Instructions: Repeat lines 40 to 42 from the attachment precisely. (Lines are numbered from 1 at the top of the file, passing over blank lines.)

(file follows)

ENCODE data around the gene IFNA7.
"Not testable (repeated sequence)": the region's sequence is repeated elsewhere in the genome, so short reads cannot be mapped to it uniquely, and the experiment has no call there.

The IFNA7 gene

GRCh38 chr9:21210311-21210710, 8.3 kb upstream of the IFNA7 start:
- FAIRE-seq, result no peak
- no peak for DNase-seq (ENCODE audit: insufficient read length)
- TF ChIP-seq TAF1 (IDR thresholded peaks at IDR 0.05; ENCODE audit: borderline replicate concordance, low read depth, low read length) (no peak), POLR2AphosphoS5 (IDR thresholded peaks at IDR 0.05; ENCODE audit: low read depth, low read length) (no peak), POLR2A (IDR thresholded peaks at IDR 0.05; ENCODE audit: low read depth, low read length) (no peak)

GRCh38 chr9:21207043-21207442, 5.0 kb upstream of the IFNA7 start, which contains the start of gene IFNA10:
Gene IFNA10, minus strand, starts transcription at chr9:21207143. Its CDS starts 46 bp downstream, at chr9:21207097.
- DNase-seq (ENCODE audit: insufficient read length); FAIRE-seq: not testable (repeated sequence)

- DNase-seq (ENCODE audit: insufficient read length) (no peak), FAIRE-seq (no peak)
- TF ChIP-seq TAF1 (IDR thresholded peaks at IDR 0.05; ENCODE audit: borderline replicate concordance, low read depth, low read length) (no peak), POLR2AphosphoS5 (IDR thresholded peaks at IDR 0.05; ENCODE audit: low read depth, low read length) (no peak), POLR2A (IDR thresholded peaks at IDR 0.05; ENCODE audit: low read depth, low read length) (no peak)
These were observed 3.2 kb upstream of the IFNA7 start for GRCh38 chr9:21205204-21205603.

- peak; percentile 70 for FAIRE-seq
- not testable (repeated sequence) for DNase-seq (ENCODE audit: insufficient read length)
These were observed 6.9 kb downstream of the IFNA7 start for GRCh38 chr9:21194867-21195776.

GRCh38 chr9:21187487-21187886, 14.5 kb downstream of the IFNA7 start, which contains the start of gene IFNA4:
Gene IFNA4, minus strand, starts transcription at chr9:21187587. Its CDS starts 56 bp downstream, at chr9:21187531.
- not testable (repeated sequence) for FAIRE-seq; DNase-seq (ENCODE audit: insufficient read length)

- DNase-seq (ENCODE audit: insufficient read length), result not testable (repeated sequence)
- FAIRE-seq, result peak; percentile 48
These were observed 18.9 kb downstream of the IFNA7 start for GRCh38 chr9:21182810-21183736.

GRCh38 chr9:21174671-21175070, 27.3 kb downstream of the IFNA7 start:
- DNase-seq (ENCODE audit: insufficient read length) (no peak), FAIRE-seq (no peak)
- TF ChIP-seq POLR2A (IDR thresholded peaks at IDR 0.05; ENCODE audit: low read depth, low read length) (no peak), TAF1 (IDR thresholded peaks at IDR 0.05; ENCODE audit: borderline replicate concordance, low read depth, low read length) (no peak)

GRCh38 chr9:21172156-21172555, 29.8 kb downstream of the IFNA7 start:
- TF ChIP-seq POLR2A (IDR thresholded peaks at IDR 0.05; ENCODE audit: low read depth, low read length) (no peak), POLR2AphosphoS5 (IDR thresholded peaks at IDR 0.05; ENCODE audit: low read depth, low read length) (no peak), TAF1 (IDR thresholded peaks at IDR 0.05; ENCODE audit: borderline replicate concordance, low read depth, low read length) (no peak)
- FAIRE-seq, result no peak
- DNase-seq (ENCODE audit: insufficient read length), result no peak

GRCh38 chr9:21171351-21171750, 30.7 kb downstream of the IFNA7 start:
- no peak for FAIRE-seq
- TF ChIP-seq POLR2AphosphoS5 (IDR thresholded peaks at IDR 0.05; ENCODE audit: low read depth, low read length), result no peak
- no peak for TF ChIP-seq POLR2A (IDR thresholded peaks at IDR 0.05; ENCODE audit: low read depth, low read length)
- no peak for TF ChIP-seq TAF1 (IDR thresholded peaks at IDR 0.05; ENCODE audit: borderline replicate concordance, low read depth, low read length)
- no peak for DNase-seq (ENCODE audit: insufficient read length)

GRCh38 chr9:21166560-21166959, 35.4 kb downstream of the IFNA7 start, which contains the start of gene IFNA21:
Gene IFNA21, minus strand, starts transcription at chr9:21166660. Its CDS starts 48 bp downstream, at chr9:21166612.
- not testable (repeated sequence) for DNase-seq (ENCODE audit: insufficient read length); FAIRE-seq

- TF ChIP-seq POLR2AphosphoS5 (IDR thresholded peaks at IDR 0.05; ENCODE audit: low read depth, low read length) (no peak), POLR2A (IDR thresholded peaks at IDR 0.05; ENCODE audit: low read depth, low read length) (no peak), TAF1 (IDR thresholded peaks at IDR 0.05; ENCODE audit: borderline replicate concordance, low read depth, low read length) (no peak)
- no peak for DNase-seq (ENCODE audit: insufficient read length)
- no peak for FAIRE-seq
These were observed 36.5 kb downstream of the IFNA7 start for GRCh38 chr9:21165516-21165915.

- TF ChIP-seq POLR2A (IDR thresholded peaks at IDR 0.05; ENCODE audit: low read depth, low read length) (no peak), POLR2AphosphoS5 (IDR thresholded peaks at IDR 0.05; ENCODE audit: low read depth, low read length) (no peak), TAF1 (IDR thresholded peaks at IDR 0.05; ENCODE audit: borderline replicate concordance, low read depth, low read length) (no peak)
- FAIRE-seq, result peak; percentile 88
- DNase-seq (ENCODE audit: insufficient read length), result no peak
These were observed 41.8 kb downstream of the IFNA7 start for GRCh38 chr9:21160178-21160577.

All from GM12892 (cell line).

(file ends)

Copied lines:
- no peak for DNase-seq (ENCODE audit: insufficient read length)
- no peak for FAIRE-seq
These were observed 36.5 kb downstream of the IFNA7 start for GRCh38 chr9:21165516-21165915.